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Productivity / Professional development

Member must reads, part 7

Mary Anastasiou and Carl Allen share the books that have had the most influence on the way they run their business.

Mary Anastasiou

Interestingly the book that has had the most influence on the way I run my business is not a book about business – it’s The Alchemist by Paolo Coelho.

The Alchemist is a novel which encourages readers to follow their dreams, since, as Coelho states “when you want something, all the universe conspires in helping you to achieve it.” As soloists, we’re all the same. None of us would be here if at some point or another we didn’t dream or want for something different. To escape the rat race for something more fulfilling, more meaningful or more exciting. This book has taught me to follow my dreams, pursue what I love and believe that everything that is meant to be will happen as and when it needs to. I’ve learned to relax and trust the process – I’m always exactly where I need to be at any given time. And believe it or not miracles (and magic) do happen 🙂

Carl Allen

Good To Great by Jim Collins has been very influential in my thinking.

The three most important learnings I garnered from this book include:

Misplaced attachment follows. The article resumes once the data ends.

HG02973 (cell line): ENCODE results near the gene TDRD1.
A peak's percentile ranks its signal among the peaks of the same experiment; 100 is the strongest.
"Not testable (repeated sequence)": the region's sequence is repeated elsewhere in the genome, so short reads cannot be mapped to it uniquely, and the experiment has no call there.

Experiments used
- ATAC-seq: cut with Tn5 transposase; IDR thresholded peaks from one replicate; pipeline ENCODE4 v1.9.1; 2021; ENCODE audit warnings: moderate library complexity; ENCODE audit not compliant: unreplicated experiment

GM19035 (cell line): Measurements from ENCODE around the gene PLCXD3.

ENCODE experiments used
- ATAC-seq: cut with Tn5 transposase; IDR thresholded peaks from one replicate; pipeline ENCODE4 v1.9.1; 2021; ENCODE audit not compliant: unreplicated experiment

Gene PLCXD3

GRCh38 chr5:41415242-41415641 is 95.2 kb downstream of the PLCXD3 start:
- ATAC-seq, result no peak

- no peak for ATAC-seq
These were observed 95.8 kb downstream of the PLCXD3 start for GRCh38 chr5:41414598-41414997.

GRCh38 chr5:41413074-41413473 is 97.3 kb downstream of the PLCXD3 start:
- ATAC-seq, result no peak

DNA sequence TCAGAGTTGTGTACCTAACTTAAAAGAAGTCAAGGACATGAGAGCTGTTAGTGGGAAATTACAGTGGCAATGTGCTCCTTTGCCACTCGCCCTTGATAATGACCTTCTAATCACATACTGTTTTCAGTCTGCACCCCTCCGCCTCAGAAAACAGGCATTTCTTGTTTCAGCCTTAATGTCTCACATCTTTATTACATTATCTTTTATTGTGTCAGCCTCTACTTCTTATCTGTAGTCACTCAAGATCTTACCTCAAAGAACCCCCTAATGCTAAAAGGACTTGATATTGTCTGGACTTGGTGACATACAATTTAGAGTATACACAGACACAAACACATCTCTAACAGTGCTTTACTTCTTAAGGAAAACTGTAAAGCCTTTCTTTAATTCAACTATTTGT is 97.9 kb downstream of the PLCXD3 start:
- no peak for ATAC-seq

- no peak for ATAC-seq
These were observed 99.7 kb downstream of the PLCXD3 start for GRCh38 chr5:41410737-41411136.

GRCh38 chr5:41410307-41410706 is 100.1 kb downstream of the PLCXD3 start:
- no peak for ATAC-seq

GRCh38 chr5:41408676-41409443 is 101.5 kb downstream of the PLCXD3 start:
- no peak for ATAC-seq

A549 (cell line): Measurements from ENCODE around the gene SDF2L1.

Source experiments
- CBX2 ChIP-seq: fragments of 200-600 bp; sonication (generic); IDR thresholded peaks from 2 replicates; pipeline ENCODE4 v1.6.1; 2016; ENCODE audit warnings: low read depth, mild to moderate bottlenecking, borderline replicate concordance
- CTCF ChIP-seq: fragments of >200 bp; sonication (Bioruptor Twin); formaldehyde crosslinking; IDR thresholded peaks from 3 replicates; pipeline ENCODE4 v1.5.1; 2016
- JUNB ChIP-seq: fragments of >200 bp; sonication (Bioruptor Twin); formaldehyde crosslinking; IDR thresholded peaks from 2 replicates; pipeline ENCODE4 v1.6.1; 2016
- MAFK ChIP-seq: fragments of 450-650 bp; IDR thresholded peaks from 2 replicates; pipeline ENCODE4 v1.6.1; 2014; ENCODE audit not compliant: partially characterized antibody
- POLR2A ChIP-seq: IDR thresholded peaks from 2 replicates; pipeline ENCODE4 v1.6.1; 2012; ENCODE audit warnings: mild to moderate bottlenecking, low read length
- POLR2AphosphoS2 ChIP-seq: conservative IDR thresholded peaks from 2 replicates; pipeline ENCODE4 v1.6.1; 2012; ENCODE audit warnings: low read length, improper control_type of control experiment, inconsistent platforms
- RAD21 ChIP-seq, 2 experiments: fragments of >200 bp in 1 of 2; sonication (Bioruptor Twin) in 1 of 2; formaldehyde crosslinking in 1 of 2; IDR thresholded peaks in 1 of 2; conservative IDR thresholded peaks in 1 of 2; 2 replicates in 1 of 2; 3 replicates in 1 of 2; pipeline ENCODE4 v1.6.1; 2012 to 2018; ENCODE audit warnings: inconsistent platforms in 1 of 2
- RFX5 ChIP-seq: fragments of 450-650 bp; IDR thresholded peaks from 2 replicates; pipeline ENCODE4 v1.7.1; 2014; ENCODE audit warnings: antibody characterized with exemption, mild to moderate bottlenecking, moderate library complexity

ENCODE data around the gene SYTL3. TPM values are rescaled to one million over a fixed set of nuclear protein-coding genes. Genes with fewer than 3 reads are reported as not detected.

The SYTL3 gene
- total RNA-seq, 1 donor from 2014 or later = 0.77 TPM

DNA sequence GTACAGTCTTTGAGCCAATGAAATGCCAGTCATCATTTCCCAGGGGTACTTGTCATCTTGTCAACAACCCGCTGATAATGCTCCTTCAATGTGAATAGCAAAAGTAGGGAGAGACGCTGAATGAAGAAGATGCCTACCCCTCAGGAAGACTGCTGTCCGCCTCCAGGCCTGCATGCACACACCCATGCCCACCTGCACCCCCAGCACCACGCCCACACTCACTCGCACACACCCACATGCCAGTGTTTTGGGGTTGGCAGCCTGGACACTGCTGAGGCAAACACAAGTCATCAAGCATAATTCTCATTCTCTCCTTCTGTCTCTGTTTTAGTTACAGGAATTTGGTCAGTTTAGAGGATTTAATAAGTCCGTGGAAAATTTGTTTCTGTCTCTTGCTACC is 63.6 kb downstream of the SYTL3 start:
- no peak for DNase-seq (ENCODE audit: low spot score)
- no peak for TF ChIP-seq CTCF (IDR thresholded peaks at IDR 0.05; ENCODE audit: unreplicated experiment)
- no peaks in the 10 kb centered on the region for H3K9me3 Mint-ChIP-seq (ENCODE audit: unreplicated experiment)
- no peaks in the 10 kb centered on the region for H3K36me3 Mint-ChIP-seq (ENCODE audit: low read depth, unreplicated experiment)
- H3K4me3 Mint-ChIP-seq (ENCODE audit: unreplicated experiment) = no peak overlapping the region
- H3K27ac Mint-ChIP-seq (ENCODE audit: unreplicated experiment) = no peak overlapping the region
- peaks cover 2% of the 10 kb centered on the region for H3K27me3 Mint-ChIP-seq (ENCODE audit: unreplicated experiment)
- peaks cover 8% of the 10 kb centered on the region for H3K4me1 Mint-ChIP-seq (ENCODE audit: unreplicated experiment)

First Who, Then What:

Most problems within a company are people problems. With the right people on the bus, there will be less management problems, and other issues will automatically dissipate. The people who begin in the company are far more imperative than even the product you choose to sell or industry you partake in.

The Hedgehog Concept:

Find the middle ground for your company between the following:

  • What are you deeply passionate about?
  • What can you be the best in the world at?
  • What drives your company’s economic engine?

A Culture of Discipline:

Good to Great mentions that good-to-great leaders embraced the construction of systems and a culture around the ideas of individual freedom and responsibility. In this type of environment, leaders were primarily responsible for managing systems, rather than people.

In order for the systems to function, leaders must fill that culture with self-disciplined people who are willing to go the extra mile to fulfill their responsibilities.

I think it is also important not to let the bureaucracy of an organisation interfere with the discipline of creativity as I believe this will stunt long term growth.

A culture of discipline requires disciplined people who engage in disciplined thought and then take disciplined action.

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